Evaluation Boards. Many component manufacturers will release evaluation boards that are designed to mount to a specific component for a specific application. Some example components are high-speed FPGAs and high-frequency transceivers. Evaluation boards are very useful for interfacing with a small number of other components as part of the in-house PCB prototyping process. The useful aspect of an evaluation board is that the board is optimized to ensure signal integrity, allowing a designer to focus on designing functionality. Evaluation boards suffer the same drawbacks as development boards. Your functionality is limited to what you see on the board and you are unable to integrate additional features and functions without incorporating an additional board. With more advanced components, you risk introducing signal integrity problems when integrating additional boards, as evaluation boards are normally designed for measurement, rather than prototyping.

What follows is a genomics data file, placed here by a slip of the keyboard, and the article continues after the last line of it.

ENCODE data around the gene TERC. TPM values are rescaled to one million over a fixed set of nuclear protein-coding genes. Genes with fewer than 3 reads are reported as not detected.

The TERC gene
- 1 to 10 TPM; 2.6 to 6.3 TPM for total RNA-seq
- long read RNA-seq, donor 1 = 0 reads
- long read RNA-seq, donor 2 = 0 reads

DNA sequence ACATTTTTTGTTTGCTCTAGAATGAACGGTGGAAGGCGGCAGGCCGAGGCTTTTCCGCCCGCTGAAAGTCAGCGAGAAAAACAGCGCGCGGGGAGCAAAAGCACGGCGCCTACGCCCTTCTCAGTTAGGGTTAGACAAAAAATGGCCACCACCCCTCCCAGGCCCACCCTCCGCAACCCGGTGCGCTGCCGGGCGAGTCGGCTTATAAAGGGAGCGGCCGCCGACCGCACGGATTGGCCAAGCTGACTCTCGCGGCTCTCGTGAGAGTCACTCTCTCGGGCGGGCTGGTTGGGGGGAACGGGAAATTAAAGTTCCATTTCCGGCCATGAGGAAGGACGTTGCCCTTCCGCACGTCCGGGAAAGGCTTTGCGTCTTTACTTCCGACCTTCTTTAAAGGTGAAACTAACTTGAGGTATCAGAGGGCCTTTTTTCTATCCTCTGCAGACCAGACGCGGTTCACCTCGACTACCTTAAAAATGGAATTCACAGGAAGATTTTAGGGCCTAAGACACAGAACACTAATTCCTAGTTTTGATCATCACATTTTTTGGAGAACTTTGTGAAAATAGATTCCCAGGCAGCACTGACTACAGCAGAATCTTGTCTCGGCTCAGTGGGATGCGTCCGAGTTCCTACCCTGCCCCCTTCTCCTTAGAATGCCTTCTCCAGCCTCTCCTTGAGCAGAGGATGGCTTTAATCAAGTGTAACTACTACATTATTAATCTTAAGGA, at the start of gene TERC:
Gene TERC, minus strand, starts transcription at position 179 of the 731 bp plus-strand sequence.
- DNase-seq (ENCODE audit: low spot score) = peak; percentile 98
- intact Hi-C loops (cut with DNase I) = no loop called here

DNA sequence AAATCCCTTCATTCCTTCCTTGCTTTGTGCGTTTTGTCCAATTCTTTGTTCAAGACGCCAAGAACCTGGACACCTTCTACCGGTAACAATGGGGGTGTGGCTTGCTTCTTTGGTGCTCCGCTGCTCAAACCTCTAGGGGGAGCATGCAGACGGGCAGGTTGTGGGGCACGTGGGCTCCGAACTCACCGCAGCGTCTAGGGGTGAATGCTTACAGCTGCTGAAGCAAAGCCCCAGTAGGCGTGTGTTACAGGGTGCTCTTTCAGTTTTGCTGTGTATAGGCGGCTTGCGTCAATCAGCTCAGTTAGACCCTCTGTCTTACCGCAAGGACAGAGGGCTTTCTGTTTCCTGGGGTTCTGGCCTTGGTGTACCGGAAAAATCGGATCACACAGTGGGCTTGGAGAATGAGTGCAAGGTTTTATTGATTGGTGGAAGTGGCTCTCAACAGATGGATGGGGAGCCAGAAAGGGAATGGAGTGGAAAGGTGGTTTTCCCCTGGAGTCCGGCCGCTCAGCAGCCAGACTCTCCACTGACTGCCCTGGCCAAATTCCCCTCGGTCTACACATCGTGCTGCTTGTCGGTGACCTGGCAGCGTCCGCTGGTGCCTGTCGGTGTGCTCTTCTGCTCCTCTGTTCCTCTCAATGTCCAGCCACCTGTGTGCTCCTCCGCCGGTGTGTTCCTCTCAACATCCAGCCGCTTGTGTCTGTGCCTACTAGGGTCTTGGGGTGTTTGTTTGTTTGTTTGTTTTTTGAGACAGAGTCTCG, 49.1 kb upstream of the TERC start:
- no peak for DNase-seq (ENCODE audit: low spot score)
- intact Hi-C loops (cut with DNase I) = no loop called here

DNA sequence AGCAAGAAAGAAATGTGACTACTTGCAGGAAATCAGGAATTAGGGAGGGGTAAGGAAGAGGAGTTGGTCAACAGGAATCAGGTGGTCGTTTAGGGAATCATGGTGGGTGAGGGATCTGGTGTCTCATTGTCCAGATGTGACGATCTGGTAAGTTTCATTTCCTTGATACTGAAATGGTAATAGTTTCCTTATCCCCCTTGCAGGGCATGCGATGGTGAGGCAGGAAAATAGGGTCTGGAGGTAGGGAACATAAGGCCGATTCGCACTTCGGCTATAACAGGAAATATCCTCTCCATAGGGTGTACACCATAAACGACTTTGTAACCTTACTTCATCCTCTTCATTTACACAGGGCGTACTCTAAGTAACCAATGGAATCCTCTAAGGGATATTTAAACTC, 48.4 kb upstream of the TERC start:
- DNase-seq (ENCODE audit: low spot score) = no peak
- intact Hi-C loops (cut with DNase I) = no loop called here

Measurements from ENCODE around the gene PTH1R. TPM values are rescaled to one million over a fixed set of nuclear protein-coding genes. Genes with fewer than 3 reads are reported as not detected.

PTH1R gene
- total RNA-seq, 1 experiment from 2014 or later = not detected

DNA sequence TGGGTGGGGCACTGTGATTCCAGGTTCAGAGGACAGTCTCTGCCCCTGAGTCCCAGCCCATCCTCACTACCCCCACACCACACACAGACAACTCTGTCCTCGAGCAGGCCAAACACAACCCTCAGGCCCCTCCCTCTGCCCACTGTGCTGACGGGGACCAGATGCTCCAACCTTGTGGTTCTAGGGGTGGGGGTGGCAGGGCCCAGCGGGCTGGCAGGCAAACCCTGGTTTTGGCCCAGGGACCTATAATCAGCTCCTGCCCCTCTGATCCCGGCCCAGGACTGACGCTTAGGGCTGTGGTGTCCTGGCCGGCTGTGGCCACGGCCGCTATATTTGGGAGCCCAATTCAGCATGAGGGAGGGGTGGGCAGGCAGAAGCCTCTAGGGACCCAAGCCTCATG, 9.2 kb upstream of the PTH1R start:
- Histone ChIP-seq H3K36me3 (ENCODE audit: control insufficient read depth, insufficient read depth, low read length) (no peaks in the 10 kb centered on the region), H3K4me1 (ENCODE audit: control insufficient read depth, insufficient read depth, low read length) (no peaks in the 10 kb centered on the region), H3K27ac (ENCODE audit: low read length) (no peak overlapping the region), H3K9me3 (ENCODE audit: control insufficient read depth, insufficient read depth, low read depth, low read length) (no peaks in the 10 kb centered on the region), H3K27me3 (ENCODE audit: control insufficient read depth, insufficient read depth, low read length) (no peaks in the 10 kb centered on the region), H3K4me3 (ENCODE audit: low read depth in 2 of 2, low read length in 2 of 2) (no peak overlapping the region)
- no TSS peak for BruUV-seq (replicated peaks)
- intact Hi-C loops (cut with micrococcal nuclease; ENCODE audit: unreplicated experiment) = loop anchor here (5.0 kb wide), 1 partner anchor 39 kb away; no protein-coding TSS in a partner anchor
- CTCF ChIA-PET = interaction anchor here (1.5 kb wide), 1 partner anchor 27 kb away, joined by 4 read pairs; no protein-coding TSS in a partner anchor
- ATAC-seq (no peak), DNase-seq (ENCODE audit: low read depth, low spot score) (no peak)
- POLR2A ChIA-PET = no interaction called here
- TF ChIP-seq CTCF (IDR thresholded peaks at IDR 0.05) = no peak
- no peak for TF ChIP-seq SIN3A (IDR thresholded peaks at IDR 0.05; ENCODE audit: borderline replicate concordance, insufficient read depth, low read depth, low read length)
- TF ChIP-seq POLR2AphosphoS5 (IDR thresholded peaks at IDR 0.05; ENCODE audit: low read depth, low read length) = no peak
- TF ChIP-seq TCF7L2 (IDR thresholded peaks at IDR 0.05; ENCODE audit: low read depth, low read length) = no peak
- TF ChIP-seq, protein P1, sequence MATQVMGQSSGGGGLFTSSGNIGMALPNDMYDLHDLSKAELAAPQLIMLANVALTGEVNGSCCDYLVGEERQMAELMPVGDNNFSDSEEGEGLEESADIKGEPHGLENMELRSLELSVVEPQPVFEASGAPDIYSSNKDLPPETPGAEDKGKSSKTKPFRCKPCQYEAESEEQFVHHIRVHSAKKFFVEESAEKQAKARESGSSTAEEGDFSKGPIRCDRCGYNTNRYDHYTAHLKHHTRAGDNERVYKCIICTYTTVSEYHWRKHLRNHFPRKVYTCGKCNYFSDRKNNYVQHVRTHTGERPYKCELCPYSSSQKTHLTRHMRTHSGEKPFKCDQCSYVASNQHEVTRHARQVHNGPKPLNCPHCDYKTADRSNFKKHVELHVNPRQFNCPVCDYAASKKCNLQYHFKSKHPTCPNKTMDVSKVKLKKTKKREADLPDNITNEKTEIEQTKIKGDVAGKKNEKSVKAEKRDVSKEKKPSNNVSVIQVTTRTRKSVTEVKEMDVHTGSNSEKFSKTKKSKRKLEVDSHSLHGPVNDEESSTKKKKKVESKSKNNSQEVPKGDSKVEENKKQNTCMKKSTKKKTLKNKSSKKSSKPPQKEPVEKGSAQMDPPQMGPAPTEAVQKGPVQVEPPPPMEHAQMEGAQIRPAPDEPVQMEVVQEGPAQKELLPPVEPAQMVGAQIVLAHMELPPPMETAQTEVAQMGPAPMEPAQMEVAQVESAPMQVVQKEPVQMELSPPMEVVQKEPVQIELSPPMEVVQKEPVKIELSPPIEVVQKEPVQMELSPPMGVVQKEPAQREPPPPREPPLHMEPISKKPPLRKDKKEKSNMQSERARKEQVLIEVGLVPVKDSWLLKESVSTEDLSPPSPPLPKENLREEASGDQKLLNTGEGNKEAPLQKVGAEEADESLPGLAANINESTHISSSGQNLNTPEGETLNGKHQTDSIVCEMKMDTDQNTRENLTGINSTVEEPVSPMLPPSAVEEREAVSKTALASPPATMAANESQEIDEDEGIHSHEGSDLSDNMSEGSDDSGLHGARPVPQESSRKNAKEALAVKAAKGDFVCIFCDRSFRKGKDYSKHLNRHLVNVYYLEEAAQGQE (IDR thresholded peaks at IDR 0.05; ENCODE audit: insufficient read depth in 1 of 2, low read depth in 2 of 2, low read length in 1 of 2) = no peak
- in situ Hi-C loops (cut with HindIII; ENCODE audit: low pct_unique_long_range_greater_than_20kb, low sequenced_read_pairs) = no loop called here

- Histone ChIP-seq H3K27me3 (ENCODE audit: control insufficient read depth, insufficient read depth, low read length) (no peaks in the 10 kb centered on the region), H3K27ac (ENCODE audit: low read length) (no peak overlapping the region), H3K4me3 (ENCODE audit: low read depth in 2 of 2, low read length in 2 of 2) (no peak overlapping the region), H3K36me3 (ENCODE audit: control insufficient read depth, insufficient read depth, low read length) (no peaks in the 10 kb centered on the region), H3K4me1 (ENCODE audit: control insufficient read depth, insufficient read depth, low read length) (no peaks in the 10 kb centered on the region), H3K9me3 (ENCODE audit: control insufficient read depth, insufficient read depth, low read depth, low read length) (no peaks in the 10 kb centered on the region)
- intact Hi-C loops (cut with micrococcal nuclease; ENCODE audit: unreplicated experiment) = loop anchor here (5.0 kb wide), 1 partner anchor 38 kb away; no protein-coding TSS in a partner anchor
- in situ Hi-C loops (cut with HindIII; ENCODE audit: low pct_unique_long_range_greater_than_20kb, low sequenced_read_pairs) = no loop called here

Manual Etching. Some designers are known to mimic etching in the traditional PCB manufacturing process using some common household chemicals. This starts with a CEM laminate that is covered with a copper foil. Regions of the board to be etched can then be traced within a handmade mask. Once the etchant is washed with a solvent (usually isopropyl alcohol), what remains is a functional two-layer board with copper traces and planes. Instead of a chemical etchant, a CNC mill can be used to cut away the copper foil, leaving behind traces and conductive planes on a two-layer board.